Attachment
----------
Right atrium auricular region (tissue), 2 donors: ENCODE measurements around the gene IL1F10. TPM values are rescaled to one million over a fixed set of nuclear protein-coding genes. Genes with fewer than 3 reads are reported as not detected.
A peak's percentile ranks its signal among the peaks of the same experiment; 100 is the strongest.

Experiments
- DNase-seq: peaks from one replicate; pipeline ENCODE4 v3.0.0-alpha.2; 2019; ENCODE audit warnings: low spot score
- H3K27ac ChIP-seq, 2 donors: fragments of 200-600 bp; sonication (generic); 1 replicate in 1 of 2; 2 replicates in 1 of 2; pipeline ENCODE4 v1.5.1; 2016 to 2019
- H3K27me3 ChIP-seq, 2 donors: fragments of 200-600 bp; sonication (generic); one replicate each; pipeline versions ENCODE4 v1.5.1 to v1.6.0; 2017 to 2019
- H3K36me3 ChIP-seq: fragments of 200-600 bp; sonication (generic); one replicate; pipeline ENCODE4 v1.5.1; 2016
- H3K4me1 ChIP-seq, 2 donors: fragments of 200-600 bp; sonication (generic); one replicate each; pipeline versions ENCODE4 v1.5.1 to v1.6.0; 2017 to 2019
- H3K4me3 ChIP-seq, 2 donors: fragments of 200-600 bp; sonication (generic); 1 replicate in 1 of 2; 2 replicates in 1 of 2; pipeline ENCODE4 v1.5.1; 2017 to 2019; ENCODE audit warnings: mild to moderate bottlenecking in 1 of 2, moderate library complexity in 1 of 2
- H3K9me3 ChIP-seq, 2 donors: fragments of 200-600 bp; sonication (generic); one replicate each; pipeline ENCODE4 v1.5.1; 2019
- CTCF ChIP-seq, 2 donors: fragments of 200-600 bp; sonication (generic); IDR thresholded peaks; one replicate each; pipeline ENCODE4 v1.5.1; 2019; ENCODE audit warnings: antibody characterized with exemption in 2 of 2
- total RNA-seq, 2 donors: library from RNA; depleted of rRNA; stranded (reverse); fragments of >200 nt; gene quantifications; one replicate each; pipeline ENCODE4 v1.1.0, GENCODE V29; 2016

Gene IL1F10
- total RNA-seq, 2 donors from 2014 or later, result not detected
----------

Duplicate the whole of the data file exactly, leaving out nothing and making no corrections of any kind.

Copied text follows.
Right atrium auricular region (tissue), 2 donors: ENCODE measurements around the gene IL1F10. TPM values are rescaled to one million over a fixed set of nuclear protein-coding genes. Genes with fewer than 3 reads are reported as not detected.
A peak's percentile ranks its signal among the peaks of the same experiment; 100 is the strongest.

Experiments
- DNase-seq: peaks from one replicate; pipeline ENCODE4 v3.0.0-alpha.2; 2019; ENCODE audit warnings: low spot score
- H3K27ac ChIP-seq, 2 donors: fragments of 200-600 bp; sonication (generic); 1 replicate in 1 of 2; 2 replicates in 1 of 2; pipeline ENCODE4 v1.5.1; 2016 to 2019
- H3K27me3 ChIP-seq, 2 donors: fragments of 200-600 bp; sonication (generic); one replicate each; pipeline versions ENCODE4 v1.5.1 to v1.6.0; 2017 to 2019
- H3K36me3 ChIP-seq: fragments of 200-600 bp; sonication (generic); one replicate; pipeline ENCODE4 v1.5.1; 2016
- H3K4me1 ChIP-seq, 2 donors: fragments of 200-600 bp; sonication (generic); one replicate each; pipeline versions ENCODE4 v1.5.1 to v1.6.0; 2017 to 2019
- H3K4me3 ChIP-seq, 2 donors: fragments of 200-600 bp; sonication (generic); 1 replicate in 1 of 2; 2 replicates in 1 of 2; pipeline ENCODE4 v1.5.1; 2017 to 2019; ENCODE audit warnings: mild to moderate bottlenecking in 1 of 2, moderate library complexity in 1 of 2
- H3K9me3 ChIP-seq, 2 donors: fragments of 200-600 bp; sonication (generic); one replicate each; pipeline ENCODE4 v1.5.1; 2019
- CTCF ChIP-seq, 2 donors: fragments of 200-600 bp; sonication (generic); IDR thresholded peaks; one replicate each; pipeline ENCODE4 v1.5.1; 2019; ENCODE audit warnings: antibody characterized with exemption in 2 of 2
- total RNA-seq, 2 donors: library from RNA; depleted of rRNA; stranded (reverse); fragments of >200 nt; gene quantifications; one replicate each; pipeline ENCODE4 v1.1.0, GENCODE V29; 2016

Gene IL1F10
- total RNA-seq, 2 donors from 2014 or later, result not detected